Message from the President – December 2018

Posted on Dec 4, 2018 in President's Message | 0 comments

As we enter this holiday season, I want to share how grateful I am for the gifts that you give our patients each and every day. I am in awe of your extraordinary competencies as caregivers and the spirit of compassion and empathy that you bring to each of our patients, colleagues and the community. I am thankful that by working together, we are able to create the best experience and guide our patients in their healthcare journey.

Caring for people in need can be exhilarating and inspiring, but it can also be exhausting. Physicians have a suicide rate that’s three times the rate of the general population and is an important issue that I will continue to address.

Pamela Wible, M.D., a family medicine physician and founder of the ideal medical care movement has spent the last six years investigating more than 1,100 physician suicides. Her message is that we need to be there for each other during times of suffering. It’s really that simple. She suggests sharing our stories and our struggles. She also suggests being a warm line for someone and offer to listen to a colleague during a time of need.

As physicians, we may suffer greatly. Many of us have repressed our memories of difficult situations we’ve encountered as a physician. In the spirit of Dr. Wible’s advice, I’ll share a story; a repressed memory that surfaced this month. It was triggered by a physician’s response to the controversial National Rifle Association (NRA) tweet stating that physicians should “stay in their lane” in response to a paper written by the American College of Physicians. The paper wrestled with how to reduce firearm violence in the U.S. consistent with the Second Amendment. Aside: to keep politics out, as one physician stated, physicians are not anti-gun, we are anti-bullet hole.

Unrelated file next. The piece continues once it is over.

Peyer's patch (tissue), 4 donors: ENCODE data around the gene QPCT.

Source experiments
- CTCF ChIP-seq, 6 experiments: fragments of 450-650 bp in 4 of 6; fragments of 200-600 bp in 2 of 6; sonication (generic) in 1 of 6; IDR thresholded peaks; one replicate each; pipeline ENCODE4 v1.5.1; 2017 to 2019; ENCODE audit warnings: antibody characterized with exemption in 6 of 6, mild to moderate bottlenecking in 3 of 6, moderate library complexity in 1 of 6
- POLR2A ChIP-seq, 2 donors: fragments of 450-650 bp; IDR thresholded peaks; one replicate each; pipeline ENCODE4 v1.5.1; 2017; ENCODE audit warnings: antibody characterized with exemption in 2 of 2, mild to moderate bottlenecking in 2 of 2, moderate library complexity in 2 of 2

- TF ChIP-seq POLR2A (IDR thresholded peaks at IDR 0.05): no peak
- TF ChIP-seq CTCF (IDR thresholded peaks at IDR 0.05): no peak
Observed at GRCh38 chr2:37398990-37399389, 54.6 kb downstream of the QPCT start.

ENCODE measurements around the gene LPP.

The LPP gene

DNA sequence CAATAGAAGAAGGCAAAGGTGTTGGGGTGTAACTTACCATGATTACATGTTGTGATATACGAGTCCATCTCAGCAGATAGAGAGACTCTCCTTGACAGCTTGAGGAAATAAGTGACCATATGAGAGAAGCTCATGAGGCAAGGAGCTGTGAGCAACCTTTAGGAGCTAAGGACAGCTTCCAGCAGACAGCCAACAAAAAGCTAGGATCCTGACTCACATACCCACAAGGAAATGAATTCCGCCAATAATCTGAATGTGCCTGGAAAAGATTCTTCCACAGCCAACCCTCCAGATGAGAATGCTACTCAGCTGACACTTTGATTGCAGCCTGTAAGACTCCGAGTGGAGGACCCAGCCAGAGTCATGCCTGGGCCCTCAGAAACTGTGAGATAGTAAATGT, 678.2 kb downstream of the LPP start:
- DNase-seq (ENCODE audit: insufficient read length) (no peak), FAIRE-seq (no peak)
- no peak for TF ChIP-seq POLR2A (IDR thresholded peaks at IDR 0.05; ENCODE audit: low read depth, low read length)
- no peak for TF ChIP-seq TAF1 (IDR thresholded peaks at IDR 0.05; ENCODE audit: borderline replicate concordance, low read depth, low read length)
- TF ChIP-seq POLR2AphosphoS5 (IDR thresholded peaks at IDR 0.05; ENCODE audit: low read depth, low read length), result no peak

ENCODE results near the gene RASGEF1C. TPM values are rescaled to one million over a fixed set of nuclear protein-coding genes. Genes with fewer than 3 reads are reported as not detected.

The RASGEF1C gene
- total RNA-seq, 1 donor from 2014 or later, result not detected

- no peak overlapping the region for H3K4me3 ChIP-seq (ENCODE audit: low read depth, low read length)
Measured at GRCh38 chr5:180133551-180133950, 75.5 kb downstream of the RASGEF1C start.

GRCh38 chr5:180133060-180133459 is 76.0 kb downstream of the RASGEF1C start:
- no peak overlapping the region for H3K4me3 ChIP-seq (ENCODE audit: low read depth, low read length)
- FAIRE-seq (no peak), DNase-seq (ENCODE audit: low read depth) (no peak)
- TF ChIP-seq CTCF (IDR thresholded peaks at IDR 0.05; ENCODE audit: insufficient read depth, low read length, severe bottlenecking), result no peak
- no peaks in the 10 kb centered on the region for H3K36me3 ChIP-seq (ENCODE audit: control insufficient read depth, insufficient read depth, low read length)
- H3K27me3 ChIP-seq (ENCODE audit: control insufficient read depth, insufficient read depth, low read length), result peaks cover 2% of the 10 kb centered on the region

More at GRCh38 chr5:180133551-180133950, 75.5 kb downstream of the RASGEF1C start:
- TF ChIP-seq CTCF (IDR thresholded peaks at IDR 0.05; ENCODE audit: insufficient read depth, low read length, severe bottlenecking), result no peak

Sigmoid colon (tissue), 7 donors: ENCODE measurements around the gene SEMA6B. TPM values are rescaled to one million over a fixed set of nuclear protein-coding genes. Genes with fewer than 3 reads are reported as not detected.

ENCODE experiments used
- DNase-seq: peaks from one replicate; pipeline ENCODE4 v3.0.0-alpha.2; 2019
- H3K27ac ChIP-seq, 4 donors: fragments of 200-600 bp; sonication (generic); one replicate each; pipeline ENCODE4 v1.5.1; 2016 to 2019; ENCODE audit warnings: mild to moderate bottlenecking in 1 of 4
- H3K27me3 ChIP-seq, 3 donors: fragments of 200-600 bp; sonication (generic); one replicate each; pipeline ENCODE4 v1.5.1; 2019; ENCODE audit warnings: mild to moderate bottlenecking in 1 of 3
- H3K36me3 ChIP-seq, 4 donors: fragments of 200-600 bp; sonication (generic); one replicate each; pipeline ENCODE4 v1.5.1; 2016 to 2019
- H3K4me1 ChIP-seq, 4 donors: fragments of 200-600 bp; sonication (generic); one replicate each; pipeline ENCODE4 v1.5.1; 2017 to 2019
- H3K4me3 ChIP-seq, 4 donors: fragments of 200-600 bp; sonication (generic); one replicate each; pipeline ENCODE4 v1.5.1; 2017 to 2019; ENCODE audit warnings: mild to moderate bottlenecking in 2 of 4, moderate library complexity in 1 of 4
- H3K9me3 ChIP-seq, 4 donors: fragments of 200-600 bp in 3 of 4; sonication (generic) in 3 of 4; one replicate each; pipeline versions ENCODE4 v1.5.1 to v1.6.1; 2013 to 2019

The following paragraph is a bit graphic. If you are squeamish or do not want to read something intense, please skip the rest of this paragraph and move to the next paragraph. A physician tweeted in response to the NRA’s tweet that as physicians, we are in our lane. We try to save bullet ridden patients while listening to family members scream in the hallway. This shocking statement immediately transported me back approximately 15 years when I was UCSF Anesthesiology resident doing a trauma rotation at San Francisco General Hospital. There were three anesthesiology residents working that night, including myself, when a page came through announcing three gunshot wound patients en route to SFGH. We each quickly chose one of the three trauma bays and waited. My patient was an infant. I quickly intubated the infant to the background sound of a screaming family member in the hallway. Unfortunately, our resuscitative efforts did not save our patient. I ran to the next room to help my colleagues try to save a toddler also riddled with bullet holes. Resuscitation was still being attempted. Screams continued in the background. We could not save the toddler. In the third bay, the other family member was pronounced dead. We then quickly needed to attend to cases in the operating room and on labor and delivery. We never stopped to take a breath or discuss what had just happened; I’m sure you can relate.